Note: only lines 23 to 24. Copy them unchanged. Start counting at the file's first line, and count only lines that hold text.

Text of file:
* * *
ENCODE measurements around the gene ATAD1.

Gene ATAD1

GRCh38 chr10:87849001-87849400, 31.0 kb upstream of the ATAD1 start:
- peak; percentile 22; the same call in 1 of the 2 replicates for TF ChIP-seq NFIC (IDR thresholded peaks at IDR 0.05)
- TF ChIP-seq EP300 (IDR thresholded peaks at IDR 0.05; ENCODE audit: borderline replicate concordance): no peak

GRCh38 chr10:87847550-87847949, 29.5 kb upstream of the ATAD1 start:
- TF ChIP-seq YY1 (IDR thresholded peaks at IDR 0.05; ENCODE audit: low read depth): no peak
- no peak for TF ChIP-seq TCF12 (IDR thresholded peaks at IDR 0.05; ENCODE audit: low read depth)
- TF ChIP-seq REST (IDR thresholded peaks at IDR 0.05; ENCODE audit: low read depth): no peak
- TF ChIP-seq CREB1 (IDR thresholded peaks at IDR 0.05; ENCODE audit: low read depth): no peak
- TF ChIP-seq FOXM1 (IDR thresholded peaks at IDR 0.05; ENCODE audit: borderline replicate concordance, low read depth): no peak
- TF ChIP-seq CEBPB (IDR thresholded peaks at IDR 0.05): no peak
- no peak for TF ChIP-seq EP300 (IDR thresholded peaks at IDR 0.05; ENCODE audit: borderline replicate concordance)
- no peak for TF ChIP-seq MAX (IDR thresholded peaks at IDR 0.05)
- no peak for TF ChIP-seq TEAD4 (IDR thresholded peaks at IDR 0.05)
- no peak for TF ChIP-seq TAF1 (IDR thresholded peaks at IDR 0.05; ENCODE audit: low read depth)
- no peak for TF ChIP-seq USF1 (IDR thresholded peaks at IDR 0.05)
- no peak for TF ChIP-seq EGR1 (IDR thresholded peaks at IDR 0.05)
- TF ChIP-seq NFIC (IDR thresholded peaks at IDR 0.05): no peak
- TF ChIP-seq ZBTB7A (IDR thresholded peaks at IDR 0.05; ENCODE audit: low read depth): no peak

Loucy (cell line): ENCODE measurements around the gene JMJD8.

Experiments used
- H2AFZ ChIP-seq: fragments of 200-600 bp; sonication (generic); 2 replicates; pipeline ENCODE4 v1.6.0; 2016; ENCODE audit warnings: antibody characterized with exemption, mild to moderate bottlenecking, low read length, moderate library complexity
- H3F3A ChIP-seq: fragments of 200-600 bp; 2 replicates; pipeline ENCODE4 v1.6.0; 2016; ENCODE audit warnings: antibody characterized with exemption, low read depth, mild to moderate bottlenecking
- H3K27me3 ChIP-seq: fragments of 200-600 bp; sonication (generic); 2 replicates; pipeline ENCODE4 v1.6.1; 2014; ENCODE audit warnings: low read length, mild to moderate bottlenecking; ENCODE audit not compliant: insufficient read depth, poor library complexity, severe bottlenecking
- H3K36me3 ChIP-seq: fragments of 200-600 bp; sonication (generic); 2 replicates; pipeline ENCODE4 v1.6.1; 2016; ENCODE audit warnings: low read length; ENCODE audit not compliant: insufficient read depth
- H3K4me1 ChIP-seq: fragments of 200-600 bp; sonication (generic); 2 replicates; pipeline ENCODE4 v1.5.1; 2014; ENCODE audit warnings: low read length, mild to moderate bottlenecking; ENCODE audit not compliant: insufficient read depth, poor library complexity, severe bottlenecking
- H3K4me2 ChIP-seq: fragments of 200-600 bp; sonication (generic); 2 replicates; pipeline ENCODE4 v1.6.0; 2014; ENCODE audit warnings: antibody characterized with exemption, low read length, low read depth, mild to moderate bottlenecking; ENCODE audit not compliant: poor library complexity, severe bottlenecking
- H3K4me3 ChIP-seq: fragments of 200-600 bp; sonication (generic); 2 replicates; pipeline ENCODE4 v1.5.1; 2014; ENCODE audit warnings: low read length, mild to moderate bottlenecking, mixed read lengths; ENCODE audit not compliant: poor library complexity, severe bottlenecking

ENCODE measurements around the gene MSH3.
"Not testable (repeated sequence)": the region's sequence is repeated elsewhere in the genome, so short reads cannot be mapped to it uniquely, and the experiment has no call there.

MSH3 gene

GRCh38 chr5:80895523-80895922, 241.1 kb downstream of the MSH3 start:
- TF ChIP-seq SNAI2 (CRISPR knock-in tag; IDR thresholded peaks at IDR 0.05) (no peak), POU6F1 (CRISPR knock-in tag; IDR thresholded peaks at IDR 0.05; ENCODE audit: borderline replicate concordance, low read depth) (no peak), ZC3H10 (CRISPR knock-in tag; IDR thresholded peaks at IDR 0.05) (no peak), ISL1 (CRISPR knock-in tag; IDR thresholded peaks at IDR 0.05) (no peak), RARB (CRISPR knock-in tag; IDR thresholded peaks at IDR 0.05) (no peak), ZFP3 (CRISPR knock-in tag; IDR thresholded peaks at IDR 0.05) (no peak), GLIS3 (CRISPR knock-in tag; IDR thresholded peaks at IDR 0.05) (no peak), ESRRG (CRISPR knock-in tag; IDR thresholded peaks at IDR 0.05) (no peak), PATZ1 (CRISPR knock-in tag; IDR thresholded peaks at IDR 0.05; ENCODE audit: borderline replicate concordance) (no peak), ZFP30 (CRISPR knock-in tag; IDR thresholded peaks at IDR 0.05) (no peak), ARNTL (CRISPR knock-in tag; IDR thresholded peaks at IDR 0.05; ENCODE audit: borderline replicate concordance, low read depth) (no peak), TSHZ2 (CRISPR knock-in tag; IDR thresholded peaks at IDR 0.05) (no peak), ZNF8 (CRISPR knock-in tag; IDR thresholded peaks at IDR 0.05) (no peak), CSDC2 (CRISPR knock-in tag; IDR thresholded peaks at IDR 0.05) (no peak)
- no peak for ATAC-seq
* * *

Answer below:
- H2AFZ ChIP-seq: fragments of 200-600 bp; sonication (generic); 2 replicates; pipeline ENCODE4 v1.6.0; 2016; ENCODE audit warnings: antibody characterized with exemption, mild to moderate bottlenecking, low read length, moderate library complexity
- H3F3A ChIP-seq: fragments of 200-600 bp; 2 replicates; pipeline ENCODE4 v1.6.0; 2016; ENCODE audit warnings: antibody characterized with exemption, low read depth, mild to moderate bottlenecking